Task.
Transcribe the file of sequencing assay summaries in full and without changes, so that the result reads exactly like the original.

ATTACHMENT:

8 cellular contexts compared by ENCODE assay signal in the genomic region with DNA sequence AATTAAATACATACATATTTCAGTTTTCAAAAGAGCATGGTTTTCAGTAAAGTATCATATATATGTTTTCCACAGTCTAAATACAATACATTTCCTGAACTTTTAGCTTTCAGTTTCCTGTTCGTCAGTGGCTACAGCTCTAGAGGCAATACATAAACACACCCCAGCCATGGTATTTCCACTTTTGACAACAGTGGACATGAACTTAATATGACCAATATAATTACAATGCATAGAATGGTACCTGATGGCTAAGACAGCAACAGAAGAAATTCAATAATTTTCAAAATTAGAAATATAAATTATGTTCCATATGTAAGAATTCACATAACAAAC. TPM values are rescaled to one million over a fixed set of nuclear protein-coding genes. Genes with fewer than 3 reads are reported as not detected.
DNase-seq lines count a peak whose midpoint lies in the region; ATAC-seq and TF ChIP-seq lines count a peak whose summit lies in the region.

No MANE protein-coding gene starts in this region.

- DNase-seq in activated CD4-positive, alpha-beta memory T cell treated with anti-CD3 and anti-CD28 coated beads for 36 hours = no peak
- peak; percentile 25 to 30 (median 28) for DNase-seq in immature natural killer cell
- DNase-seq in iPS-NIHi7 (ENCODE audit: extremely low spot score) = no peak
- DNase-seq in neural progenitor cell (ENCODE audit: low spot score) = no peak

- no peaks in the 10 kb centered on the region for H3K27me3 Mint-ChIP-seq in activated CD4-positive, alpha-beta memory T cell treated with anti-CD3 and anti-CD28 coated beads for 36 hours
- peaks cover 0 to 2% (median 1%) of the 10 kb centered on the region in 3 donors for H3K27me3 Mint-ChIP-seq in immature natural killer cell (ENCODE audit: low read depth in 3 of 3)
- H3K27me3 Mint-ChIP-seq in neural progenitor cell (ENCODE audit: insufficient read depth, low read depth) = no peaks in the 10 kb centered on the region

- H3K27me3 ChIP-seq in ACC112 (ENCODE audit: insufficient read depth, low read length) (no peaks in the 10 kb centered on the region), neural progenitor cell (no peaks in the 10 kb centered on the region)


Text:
8 cellular contexts compared by ENCODE assay signal in the genomic region with DNA sequence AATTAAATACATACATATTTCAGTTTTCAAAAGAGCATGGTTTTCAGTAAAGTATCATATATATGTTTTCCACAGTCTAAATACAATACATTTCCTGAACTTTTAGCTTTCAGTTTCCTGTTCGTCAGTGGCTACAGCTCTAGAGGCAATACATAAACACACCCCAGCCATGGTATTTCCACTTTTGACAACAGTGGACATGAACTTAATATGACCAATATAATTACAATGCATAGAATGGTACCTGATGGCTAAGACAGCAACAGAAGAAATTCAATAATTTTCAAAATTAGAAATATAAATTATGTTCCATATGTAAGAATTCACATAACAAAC. TPM values are rescaled to one million over a fixed set of nuclear protein-coding genes. Genes with fewer than 3 reads are reported as not detected.
DNase-seq lines count a peak whose midpoint lies in the region; ATAC-seq and TF ChIP-seq lines count a peak whose summit lies in the region.

No MANE protein-coding gene starts in this region.

- DNase-seq in activated CD4-positive, alpha-beta memory T cell treated with anti-CD3 and anti-CD28 coated beads for 36 hours = no peak
- peak; percentile 25 to 30 (median 28) for DNase-seq in immature natural killer cell
- DNase-seq in iPS-NIHi7 (ENCODE audit: extremely low spot score) = no peak
- DNase-seq in neural progenitor cell (ENCODE audit: low spot score) = no peak

- no peaks in the 10 kb centered on the region for H3K27me3 Mint-ChIP-seq in activated CD4-positive, alpha-beta memory T cell treated with anti-CD3 and anti-CD28 coated beads for 36 hours
- peaks cover 0 to 2% (median 1%) of the 10 kb centered on the region in 3 donors for H3K27me3 Mint-ChIP-seq in immature natural killer cell (ENCODE audit: low read depth in 3 of 3)
- H3K27me3 Mint-ChIP-seq in neural progenitor cell (ENCODE audit: insufficient read depth, low read depth) = no peaks in the 10 kb centered on the region

- H3K27me3 ChIP-seq in ACC112 (ENCODE audit: insufficient read depth, low read length) (no peaks in the 10 kb centered on the region), neural progenitor cell (no peaks in the 10 kb centered on the region)